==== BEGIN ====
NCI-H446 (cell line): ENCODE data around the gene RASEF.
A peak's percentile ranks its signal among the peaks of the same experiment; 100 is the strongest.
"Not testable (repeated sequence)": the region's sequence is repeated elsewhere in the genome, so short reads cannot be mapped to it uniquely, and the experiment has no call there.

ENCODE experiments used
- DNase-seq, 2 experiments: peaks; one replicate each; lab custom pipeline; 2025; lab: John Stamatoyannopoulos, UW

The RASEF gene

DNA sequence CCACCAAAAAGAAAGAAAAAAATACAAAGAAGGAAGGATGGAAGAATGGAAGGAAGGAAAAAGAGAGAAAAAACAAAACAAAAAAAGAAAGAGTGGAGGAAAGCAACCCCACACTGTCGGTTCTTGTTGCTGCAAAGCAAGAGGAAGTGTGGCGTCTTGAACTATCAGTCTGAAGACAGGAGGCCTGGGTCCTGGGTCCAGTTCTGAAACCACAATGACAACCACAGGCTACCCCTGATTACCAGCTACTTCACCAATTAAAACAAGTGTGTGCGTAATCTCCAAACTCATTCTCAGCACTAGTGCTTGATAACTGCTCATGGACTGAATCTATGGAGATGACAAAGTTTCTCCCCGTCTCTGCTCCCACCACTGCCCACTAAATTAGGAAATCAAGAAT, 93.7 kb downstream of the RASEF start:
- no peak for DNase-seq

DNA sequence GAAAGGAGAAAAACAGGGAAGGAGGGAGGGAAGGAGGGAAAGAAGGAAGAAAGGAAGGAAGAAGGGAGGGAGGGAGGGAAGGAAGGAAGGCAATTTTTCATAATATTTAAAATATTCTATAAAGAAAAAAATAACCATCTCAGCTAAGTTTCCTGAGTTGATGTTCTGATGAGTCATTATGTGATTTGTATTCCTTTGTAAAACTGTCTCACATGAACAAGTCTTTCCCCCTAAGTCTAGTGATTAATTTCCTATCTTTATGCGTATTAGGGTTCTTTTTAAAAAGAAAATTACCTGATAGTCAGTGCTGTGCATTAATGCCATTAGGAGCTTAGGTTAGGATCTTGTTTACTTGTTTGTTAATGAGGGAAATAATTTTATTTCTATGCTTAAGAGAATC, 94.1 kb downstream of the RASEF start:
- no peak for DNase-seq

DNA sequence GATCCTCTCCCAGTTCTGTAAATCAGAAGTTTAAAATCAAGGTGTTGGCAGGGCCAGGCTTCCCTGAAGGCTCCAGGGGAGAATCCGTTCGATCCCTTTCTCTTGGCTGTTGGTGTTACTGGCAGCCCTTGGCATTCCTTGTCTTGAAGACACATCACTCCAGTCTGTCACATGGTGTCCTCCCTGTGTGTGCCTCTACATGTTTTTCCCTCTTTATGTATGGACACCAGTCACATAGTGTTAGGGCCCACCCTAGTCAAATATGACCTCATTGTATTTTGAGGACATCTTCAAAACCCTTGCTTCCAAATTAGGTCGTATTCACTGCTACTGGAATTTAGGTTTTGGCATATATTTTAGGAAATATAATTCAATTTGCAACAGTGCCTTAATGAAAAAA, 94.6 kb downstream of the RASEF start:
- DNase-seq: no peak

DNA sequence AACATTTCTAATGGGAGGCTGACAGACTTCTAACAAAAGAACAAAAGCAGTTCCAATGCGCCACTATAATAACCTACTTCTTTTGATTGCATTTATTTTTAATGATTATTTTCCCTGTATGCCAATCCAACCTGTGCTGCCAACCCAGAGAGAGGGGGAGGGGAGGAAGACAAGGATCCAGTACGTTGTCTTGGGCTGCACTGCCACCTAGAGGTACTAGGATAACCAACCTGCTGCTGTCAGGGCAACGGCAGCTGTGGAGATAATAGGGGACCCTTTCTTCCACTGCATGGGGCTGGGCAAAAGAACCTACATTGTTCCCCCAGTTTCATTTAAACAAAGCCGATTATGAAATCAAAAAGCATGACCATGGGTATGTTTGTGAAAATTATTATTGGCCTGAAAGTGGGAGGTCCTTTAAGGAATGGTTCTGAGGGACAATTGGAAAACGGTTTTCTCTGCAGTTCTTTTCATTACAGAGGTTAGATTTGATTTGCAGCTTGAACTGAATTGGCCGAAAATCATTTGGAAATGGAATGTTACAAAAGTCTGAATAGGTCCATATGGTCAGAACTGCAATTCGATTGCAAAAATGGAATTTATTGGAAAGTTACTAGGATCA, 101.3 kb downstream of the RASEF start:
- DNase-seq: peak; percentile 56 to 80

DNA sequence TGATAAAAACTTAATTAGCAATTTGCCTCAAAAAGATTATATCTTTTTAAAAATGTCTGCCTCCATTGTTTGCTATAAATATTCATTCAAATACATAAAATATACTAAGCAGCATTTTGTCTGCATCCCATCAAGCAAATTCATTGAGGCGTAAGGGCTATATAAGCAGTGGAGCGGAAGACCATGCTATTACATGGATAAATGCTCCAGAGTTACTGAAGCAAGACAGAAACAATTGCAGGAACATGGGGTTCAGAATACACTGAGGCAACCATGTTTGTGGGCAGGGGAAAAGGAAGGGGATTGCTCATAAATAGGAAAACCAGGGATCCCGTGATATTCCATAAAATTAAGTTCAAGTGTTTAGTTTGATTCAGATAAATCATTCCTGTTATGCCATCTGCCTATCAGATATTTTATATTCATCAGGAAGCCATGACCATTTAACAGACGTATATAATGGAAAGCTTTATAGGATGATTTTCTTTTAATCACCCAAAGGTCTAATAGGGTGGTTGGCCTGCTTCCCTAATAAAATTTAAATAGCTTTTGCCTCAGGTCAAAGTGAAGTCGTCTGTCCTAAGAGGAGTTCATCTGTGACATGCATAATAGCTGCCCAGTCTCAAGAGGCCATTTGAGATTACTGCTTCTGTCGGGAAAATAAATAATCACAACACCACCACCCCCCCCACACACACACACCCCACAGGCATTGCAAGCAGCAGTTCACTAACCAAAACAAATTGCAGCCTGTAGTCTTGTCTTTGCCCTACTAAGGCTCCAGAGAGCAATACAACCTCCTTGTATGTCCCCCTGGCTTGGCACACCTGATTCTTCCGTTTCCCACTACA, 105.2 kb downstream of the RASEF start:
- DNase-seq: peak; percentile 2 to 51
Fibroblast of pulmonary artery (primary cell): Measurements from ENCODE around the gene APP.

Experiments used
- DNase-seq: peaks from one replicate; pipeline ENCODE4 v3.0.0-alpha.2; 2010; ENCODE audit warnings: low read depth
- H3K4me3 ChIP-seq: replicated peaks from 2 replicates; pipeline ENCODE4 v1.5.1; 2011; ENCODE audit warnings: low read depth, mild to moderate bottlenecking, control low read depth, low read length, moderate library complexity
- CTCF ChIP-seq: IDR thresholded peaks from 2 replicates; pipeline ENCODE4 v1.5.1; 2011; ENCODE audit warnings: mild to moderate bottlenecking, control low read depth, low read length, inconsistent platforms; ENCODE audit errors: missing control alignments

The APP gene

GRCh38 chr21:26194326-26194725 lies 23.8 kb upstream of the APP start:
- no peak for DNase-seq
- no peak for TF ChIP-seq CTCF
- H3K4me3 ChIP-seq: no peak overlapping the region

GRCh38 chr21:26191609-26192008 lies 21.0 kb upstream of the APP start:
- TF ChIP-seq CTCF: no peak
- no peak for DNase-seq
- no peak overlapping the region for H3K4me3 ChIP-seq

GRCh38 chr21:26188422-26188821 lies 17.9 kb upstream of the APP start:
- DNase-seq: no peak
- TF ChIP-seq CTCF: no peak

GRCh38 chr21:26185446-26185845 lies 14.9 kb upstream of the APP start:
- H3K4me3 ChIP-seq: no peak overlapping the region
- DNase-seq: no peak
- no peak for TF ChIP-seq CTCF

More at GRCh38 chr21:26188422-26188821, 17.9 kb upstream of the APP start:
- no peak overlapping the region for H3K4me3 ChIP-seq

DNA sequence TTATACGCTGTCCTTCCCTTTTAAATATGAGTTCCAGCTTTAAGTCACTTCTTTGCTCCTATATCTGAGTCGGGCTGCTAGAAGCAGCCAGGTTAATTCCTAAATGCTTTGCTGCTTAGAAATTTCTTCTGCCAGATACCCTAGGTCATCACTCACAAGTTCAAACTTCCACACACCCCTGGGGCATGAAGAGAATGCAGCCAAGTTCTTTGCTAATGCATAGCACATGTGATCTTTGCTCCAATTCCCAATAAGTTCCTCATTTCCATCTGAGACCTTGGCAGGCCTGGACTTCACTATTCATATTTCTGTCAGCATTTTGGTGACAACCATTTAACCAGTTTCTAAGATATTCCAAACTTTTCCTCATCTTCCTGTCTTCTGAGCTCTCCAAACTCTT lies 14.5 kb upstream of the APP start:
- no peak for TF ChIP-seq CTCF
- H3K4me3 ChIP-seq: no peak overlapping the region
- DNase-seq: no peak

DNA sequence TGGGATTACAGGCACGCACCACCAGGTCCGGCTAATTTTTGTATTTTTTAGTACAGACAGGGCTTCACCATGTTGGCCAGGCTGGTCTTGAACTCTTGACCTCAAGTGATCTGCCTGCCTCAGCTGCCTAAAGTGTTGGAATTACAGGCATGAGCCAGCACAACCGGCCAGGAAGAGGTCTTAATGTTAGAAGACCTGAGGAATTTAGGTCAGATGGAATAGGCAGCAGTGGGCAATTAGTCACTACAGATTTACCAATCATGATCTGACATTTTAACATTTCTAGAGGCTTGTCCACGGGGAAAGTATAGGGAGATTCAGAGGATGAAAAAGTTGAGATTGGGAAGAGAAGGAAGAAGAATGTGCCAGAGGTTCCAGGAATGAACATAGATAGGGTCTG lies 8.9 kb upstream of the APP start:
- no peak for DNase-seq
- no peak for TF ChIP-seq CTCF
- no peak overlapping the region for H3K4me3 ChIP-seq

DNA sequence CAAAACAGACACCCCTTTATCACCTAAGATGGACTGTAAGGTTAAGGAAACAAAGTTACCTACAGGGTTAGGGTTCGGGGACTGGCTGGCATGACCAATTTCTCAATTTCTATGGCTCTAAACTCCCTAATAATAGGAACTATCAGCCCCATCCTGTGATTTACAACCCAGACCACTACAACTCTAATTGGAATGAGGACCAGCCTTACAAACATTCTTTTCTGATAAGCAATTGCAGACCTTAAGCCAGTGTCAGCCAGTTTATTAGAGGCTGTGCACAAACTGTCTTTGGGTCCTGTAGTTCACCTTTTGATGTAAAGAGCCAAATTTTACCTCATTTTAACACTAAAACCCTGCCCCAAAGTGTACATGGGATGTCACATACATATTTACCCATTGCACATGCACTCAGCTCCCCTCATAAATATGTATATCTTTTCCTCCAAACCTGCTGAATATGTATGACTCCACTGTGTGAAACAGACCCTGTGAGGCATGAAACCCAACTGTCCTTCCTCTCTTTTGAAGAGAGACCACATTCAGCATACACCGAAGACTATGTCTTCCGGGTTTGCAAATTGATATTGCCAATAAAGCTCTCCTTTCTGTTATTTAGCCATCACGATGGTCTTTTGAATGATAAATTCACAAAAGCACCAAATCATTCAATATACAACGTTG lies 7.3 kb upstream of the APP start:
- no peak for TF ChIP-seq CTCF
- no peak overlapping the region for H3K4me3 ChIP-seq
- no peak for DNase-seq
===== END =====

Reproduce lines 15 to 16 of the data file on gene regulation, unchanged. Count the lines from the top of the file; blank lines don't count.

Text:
DNA sequence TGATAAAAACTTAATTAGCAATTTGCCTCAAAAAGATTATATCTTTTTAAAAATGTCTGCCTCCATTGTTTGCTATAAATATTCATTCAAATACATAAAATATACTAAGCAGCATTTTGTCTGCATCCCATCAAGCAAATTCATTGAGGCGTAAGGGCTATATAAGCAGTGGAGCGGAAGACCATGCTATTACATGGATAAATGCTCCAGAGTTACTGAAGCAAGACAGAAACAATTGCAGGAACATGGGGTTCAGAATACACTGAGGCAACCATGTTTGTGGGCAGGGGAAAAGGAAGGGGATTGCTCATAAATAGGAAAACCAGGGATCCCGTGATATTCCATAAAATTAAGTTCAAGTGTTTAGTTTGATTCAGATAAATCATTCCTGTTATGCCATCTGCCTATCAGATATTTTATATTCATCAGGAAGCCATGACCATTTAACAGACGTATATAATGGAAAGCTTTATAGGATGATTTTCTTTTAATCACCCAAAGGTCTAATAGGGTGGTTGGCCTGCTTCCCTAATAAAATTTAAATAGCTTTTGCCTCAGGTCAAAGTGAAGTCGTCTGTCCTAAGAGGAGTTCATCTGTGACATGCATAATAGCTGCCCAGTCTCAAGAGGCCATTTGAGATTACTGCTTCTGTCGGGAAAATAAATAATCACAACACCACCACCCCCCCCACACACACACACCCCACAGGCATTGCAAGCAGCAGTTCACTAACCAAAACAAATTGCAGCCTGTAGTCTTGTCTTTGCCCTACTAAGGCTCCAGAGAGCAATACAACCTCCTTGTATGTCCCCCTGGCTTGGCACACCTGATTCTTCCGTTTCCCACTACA, 105.2 kb downstream of the RASEF start:
- DNase-seq: peak; percentile 2 to 51